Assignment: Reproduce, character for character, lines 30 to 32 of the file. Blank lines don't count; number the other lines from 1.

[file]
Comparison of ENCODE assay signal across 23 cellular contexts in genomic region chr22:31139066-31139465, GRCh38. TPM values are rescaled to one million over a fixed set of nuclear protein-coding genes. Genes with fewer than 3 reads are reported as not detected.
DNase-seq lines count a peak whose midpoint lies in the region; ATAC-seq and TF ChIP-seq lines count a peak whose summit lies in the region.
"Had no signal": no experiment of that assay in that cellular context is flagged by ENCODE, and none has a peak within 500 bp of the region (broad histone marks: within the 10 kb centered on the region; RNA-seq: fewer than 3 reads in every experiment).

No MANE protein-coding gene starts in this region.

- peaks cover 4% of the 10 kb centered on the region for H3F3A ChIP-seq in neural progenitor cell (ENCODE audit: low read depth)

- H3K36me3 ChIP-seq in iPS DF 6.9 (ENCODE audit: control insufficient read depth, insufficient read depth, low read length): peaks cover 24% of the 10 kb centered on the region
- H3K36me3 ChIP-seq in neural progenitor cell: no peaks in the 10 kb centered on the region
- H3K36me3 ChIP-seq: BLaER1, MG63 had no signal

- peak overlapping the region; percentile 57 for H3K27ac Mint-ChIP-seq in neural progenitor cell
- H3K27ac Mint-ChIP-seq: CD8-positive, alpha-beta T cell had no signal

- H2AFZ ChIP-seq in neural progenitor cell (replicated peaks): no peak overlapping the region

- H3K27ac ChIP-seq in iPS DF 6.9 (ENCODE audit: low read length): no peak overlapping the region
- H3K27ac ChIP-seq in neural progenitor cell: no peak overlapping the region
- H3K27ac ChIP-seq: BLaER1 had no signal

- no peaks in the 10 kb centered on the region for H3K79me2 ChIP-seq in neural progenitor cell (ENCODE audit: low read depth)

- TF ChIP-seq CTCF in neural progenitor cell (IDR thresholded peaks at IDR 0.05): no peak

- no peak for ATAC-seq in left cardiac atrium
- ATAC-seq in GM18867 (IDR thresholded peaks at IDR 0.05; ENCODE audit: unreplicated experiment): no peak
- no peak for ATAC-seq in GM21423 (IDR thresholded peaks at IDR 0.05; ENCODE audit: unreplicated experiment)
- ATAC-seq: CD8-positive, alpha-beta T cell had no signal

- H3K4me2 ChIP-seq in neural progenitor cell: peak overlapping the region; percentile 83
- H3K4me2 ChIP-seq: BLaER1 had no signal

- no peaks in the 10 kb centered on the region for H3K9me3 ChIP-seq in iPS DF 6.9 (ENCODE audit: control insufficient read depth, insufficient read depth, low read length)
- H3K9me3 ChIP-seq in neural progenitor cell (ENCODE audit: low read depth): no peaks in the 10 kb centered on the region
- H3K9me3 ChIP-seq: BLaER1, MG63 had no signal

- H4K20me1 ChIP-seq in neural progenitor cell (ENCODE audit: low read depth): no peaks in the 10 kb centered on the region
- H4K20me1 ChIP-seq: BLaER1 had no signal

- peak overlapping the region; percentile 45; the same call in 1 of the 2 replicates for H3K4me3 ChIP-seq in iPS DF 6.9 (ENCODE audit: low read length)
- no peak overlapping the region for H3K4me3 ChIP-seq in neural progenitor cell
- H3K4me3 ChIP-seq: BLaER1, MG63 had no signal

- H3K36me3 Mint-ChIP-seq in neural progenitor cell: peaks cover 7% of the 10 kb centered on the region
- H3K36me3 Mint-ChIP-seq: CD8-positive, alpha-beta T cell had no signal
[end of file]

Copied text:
- H3K4me3 ChIP-seq: BLaER1, MG63 had no signal

- H3K36me3 Mint-ChIP-seq in neural progenitor cell: peaks cover 7% of the 10 kb centered on the region
- H3K36me3 Mint-ChIP-seq: CD8-positive, alpha-beta T cell had no signal